The real luxury is peace, time and space in voyages thru into itself and nature.
In the Maldives, life flows splendidly in its two unique habitats, the marine environment and mangroves where thousands of species live, dolphins and whales, dwarf sperm whales, killer whales, and the world's largest fish: the whale shark that reaches between 18 and 32 feet in length; 400 species of mollusks, 83 species of echinoderms, about 1,100 species of fish.
Coral is its most relevant species, and these coral colonies form the terrestrial territories on which the mangroves grow. Maldives is a sanctuary for migratory and endemic birds.
The coconut is the symbol of life in the Maldives, also important for ecology, as its roots hold the earth in place. In the region every part of the plant is used. The Maldives coat of arms and flag include images of it.
In the Maldives a survival system has been created due to multiple factors, first of all, the rising sea level that has already critically affected them, having to implement emerging plans to stop or, if necessary, alleviate the devastation of their land.
Climate change directly affects coral colonies. The danger was so imminent in 2008 that the Maldivian government reportedly sought to acquire land in India, for which they contemplated creating a savings fund. In 2009, the authorities held a meeting under the ocean to draw the world's attention to the fact rising waters are being caused in every corner, and the human species does not seem to have learned from the facts that accumulate in an endless list.
With this very real prospect, since according to scientists the sea level will rise by one meter by 2100, this could only be avoided with universal awareness and immediately.
Maldivians have had to take resilience actions such as the creation of floating cities on the ocean, independent of land, built from marine substrates created with digital technology, cities of which there are some examples in the world. They have also carried out the recovery of some Islands through various techniques.
Crear ciudades flotantes y adaptarse a vivir sobre el mar es una realidad en Maldivas.
Cities over the Sea
Creating floating cities and adapting to living on the sea is a reality in Maldives. Hulhumalé known as the “City of Hope”, was built on an island recovered by extracting millions of meters of sand from the seabed; this city is over two meters above sea level and has been built with a sustainable urban vision, considering that a third of its electricity is produced with solar energy and the fresh water is recovered from the rains during of the two monsoons. It is described as Asia's first 100% smart city. The recovery was supervised by the Korallium Lab Marine Station and Kathe Philpot, senior ecologist as the British consulting company Ecology by Design.
The Hydrous, "Open Access Oceans" brings together a collective of scientists, divers, filmmakers and designers to visualize living spaces above the sea and design solutions, conduct local research on the health of the seas and reefs, as well as an awareness campaign that engages a real interest in the oceans.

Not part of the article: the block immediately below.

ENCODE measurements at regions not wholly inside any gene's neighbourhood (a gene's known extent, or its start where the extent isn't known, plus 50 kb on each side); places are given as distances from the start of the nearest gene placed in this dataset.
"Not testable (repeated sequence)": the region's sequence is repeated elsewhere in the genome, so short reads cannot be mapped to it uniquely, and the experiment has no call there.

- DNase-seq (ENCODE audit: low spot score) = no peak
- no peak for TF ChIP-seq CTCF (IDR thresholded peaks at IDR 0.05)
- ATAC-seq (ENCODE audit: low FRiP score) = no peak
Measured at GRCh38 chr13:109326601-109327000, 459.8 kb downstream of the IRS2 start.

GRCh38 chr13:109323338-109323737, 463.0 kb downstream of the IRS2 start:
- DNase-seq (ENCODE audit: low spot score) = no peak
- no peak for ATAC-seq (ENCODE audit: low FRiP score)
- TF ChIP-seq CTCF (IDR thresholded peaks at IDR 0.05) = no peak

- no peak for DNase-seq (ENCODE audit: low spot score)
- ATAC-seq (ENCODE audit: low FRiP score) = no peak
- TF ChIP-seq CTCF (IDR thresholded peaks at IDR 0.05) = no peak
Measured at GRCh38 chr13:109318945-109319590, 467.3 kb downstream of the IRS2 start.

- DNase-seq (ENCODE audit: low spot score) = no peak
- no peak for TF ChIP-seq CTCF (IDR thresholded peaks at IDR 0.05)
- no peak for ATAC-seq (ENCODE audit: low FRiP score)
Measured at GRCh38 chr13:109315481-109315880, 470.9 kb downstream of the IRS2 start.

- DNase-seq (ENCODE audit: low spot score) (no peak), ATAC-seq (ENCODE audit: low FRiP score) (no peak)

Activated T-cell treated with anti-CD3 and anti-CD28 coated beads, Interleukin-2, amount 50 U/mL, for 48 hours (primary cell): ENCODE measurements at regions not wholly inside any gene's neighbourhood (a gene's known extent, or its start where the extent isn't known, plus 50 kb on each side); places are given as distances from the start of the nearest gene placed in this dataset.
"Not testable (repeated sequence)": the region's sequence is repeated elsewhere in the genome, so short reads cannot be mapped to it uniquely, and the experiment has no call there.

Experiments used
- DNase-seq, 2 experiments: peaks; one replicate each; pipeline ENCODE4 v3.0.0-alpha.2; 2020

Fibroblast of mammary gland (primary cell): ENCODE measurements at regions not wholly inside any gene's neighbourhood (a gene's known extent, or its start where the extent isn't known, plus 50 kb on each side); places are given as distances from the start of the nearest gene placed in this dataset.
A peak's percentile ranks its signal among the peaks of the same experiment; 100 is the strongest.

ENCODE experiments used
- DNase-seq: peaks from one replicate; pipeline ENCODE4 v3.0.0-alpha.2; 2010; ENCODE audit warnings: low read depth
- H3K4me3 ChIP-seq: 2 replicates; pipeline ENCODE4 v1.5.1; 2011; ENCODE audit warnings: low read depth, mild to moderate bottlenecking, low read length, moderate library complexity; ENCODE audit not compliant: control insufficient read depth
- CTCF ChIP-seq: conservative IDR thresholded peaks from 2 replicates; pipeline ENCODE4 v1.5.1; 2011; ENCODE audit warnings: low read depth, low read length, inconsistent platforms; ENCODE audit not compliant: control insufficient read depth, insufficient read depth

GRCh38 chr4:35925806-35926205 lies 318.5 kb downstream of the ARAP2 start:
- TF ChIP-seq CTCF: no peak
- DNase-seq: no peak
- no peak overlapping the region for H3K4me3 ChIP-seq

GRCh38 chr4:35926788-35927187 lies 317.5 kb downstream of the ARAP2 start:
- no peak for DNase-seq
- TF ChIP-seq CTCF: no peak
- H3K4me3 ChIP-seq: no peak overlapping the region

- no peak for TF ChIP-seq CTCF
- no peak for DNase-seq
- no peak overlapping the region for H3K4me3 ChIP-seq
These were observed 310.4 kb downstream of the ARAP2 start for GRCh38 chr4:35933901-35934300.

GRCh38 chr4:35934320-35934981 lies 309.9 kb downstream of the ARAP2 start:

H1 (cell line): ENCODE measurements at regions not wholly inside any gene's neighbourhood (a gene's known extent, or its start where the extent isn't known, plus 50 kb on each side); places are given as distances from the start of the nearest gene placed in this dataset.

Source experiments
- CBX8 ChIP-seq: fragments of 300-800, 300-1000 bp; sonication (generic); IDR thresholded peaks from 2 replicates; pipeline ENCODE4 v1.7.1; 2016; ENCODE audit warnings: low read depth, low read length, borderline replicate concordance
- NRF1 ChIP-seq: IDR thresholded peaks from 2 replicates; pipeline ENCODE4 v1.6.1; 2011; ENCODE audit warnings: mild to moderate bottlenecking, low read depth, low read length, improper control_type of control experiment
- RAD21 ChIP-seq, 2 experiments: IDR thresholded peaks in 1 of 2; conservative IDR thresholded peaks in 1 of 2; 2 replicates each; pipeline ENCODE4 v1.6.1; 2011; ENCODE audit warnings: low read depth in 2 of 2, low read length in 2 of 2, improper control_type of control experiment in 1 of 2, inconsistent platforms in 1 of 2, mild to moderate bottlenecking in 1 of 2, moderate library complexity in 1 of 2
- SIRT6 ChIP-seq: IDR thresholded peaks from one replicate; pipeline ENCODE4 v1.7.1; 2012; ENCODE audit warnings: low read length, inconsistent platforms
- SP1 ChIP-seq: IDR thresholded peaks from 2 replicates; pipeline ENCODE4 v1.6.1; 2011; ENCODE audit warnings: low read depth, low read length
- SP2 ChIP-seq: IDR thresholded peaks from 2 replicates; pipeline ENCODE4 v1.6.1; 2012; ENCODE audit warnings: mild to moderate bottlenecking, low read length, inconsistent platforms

Between the Fairmont Maldives Sirru Fen, and artist and environmental activist, Jason DeCaries Taylor, they created the Coralarium: an underwater sculpture park and sanctuary located in the Shaviyani Atoll inspired by all this as a place of preservation, education and conservation .
There are numerous recreational sites built underwater: restaurants, suites, nightclubs, among others, which are a sample of the creative adaptation to this necessary coexistence with the sea.
The Soneva Foundation supports projects that generate positive impacts environmental, social and economic impacts through carbon credits to finance programs in various places, and to offset the emissions produced by the resorts and the transportation of guests in this case at their resort in Maldives, Soneva Fushi.
To do this, they work with governments and other organizations to create a shared and expanding policy. Benefits include: providing clean drinking water to 750,000 people worldwide. 500,000 trees have been planted in Thailand, which means a C02 mitigation of 250,000 tons, among others.
They are among the pioneering eco-luxury resort in sustainable tourism. At Baa Atoll, a team of passionate, activist and master innovators collaborate to create a thriving community that is proactive with nature. More than owners, they describe themselves guardians of their space, and offer, in addition to tailor-made experiences, an option for discovery.
At Soneva they have created the first wind tunnel to recycle glass waste (50 tons per day) to transform it into works of art, some made by the guests themselves who learn to blow glass in the workshop-gallery-shop of the resort.
Raising awareness about the leading role that we all play in the 2021 results.
Texto: ± Foto: hoodh-ahmed, soneva© Asset Bank 2021, sebastian pena lambarri